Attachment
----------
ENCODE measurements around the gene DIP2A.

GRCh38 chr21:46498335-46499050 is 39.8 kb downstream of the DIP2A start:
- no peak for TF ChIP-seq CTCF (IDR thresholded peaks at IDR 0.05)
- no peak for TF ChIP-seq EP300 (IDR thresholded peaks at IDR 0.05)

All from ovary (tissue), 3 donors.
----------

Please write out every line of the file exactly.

ENCODE measurements around the gene DIP2A.

GRCh38 chr21:46498335-46499050 is 39.8 kb downstream of the DIP2A start:
- no peak for TF ChIP-seq CTCF (IDR thresholded peaks at IDR 0.05)
- no peak for TF ChIP-seq EP300 (IDR thresholded peaks at IDR 0.05)

All from ovary (tissue), 3 donors.